Then, the inhomogeneous differential equation becomes: Ly = f(x). And the associated homogeneous equation is: Ly = 0.
The general solution to the inhomogeneous equation is: y(x) = y_{p} + y_{c} = y_{p} + c_{1}y_{1} + c_{2}y_{2} where:
The reason for adding the complementary solution is that the inhomogeneous equation consists of two parts:
The complementary solution y_{c} accounts for the behavior of the system without the forcing term, while the particular solution y_{c} responds to the input or forcing term f(x).
Proof.
Let’s prove why the general solution is of the form y(x) = y_{p} + c_{1}y_{1} + c_{2}y_{2}
Step 1: Proving the form is a solution
We need to prove that y = y_{p} + y_{c} = y_{p} + c_{1}y_{1} + c_{2}y_{2} is a solution to the original equation y’’ + p(x)y’ + q(x)y = f(x) ↭ Ly = f(x)
L(y) = L(y_{p} + c_{1}y_{1} + c_{2}y_{2}) =[L is a linear operator] L(y_{p}) + L(c_{1}y_{1} + c_{2}y_{2}) =[y_{c} = c_{1}y_{1} + c_{2}y_{2} is a solution to the associated homogeneous equation, i.e., L(c_{c}) = L(c_{1}y_{1} + c_{2}y_{2}) = 0. We knot that L(y_{p}) = f(x) because y_{p} is a particular solution ] f(x) + 0 = f(x)
Step 2: Proving no other solutions exist
Second, we need to show that there are no other solutions. Now, assume that u(x) is another solution to the inhomogeneous equation ⇒[By definition, u is a solution and y_{p} is a particular solution] L(u) = f(x), L(y_{p}) = f(x).
Subtract these two equations: L(u)-L(y_{p}) = f(x) -f(x) = 0.
Since L is a linear operator, this simplifies to: L(u-y_{p}) = 0. This means that u-y_{p} is a solution to the associated homogeneous solution Ly = 0.
Therefore, u-y_{p} must be a linear combination of y_{1} and y_{2}: $∃\tilde{c_1},\tilde{c_2}: u-y_p = \tilde{c_1}y_1 + \tilde{c_2}y_2 ⇒u = y_p + \tilde{c_1}y_1 + \tilde{c_2}y_2$, which is exactly of the form y_{p} + c_{1}y_{1} + c_{2}y_{2}.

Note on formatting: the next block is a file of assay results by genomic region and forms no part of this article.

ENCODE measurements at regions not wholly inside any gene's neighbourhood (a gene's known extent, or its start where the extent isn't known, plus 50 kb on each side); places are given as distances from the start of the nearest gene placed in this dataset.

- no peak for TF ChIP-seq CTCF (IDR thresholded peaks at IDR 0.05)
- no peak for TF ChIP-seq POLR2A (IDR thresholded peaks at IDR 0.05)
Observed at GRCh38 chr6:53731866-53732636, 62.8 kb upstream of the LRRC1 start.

This proves that the general solution y = y_{p} + c_{1}y_{1} + c_{2}y_{2} includes all possible solutions to the inhomogeneous equation.
Assumed Form: y_{p}(x) = $xe^{2x}$. Compute Derivatives: y_{p}’(x) = $e^{2x} + 2xe^{2x}$, y_{p}’’(x) = $2e^{2x} + 2e^{2x} + 2xe^{2x}·2 = 4e^{2x}+4xe^{2x}$
Substitute into the Inhomogeneous Equation: $[4e^{2x}+4xe^{2x}] -3[e^{2x} + 2xe^{2x}] +2xe^{2x} = e^{2x} ↭ (4-3)e^{2x} + (4-6+2)xe^{2x} = e^{2x}$. Therefore, the particular solution is $y_p(x) = xe^{2x}$, and the general solution is $y(x) = y_c(x) + y_p(x) = c_1e^x + c_2e^{2x} + xe^{2x}$
Compute derivatives: $y_p’(t) = 2Ae^{2t}, y_p’’(t) = 4Ae^{2t}$.
Substitute into the Inhomogeneous Equation: $4Ae^{2t} -4Ae^{2t} -3Ae^{2t} = 3e^{2t} ↭[\text{Simplify}] -Ae^{2t} = e^{2t}⇒[\text{Divide both sides by }e^{2t}] A = -1$. Therefore, the particular solution is $y_p = -e^{2t}$, and the general solution is $y(x) = y_c(x) + y_p(x) = c_1e^{3t} + c_2e^{-t} -e^{2t}$
When choosing the form of the particular solution, consider the nature of the non-homogeneous term. If the non-homogeneous term is of the form e^{rt} and r is not a root of the characteristic equation, we can assume y_{p} = Ae^{rt}. If r is a root of the characteristic equation, we must multiply by t enough times to make y_{p}, linearly independent from the complementary solution.
Table of Common Non-Homogeneous Terms and Corresponding Particular Solution Forms
Non-homogeneity | Guess |
---|---|
$e^{rt}$ | $Ae^{rt}$ |
sin(rt) or cos(rt) | Asin(rt) + Bcos(rt) |
Degree n polynomial | A_{0} + A_{1}t + ··· + A_{n}t^{n} |
Multiply the assumed form by t^{s} as needed to avoid duplication with terms in the complementary solution.
Compute derivatives: y_{p}’(x) = 2Ax + B, y_{p}’’(x) = 2A.
Substitute into the Inhomogeneous Equation: 2A + 5(2Ax + B) + 6(Ax^{2} + Bx + C) = x^{2} ↭ 2A + 10Ax + 5B + 6Ax^{2} + 6Bx + 6C = x^{2} ↭[Group like terms:] (6A)x^{2} + (10A +6B)x + (2A + 5B + 6C) = x^{2}
Set up a system of equations by equating coefficients:
$\begin{cases} 6A = 1~ (i) \\ 10A +6B = 0 ~ (ii)\\ 2A + 5B + 6C~ (iii)\end{cases}$
Solve for A, B, and C:
(i) ⇒ A = ^{1}⁄_{6}. (ii) $10·\frac{1}{6} + 6B = 0↭[\text{Multiply by 6}] 10 + 36B = 0 ⇒ B = \frac{-10}{36} = \frac{-5}{18}$. (iii) $2·\frac{1}{6}+5\frac{-5}{18} +6C = 0 ↭[\text{Multiply by 18}] 6 -25 + 108C = 0↭ -19 +108C = 0 ⇒ C = \frac{19}{108}$. Therefore, the particular solution is $y_p = Ax^2+Bx+C = \frac{1}{6}x^2+\frac{-5}{18}x+\frac{19}{108}$, and the general solution is $y(x) = y_c(x) + y_p(x) = c_1e^{-2x} + c_2e^{-3x} + \frac{1}{6}x^2+\frac{-5}{18}x+\frac{19}{108}$.